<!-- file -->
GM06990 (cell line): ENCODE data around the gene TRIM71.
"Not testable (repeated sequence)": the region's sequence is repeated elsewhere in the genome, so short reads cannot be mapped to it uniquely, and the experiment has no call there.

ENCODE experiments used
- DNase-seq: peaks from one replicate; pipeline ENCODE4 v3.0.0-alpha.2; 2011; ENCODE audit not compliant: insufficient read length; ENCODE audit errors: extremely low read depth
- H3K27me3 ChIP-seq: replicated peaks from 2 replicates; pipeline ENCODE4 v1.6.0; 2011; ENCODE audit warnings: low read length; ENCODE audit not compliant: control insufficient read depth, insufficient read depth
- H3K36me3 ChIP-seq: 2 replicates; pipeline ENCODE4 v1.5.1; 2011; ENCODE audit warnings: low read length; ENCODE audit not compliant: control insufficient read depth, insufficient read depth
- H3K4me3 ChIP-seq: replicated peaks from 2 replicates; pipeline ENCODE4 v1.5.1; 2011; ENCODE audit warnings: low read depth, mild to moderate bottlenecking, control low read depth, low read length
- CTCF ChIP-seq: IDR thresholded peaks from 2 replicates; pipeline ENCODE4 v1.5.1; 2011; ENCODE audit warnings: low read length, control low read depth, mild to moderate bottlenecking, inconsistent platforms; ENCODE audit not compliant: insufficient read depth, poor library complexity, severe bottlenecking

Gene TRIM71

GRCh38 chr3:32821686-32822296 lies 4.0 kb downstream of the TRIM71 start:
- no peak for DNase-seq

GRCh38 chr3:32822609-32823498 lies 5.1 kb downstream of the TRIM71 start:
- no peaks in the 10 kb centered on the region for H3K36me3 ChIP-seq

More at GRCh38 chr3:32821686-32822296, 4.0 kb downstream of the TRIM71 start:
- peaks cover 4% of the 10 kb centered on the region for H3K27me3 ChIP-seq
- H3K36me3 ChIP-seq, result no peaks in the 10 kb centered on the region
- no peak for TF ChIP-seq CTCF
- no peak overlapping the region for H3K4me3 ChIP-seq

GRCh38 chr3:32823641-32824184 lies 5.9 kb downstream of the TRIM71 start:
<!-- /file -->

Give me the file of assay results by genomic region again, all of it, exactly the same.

GM06990 (cell line): ENCODE data around the gene TRIM71.
"Not testable (repeated sequence)": the region's sequence is repeated elsewhere in the genome, so short reads cannot be mapped to it uniquely, and the experiment has no call there.

ENCODE experiments used
- DNase-seq: peaks from one replicate; pipeline ENCODE4 v3.0.0-alpha.2; 2011; ENCODE audit not compliant: insufficient read length; ENCODE audit errors: extremely low read depth
- H3K27me3 ChIP-seq: replicated peaks from 2 replicates; pipeline ENCODE4 v1.6.0; 2011; ENCODE audit warnings: low read length; ENCODE audit not compliant: control insufficient read depth, insufficient read depth
- H3K36me3 ChIP-seq: 2 replicates; pipeline ENCODE4 v1.5.1; 2011; ENCODE audit warnings: low read length; ENCODE audit not compliant: control insufficient read depth, insufficient read depth
- H3K4me3 ChIP-seq: replicated peaks from 2 replicates; pipeline ENCODE4 v1.5.1; 2011; ENCODE audit warnings: low read depth, mild to moderate bottlenecking, control low read depth, low read length
- CTCF ChIP-seq: IDR thresholded peaks from 2 replicates; pipeline ENCODE4 v1.5.1; 2011; ENCODE audit warnings: low read length, control low read depth, mild to moderate bottlenecking, inconsistent platforms; ENCODE audit not compliant: insufficient read depth, poor library complexity, severe bottlenecking

Gene TRIM71

GRCh38 chr3:32821686-32822296 lies 4.0 kb downstream of the TRIM71 start:
- no peak for DNase-seq

GRCh38 chr3:32822609-32823498 lies 5.1 kb downstream of the TRIM71 start:
- no peaks in the 10 kb centered on the region for H3K36me3 ChIP-seq

More at GRCh38 chr3:32821686-32822296, 4.0 kb downstream of the TRIM71 start:
- peaks cover 4% of the 10 kb centered on the region for H3K27me3 ChIP-seq
- H3K36me3 ChIP-seq, result no peaks in the 10 kb centered on the region
- no peak for TF ChIP-seq CTCF
- no peak overlapping the region for H3K4me3 ChIP-seq

GRCh38 chr3:32823641-32824184 lies 5.9 kb downstream of the TRIM71 start: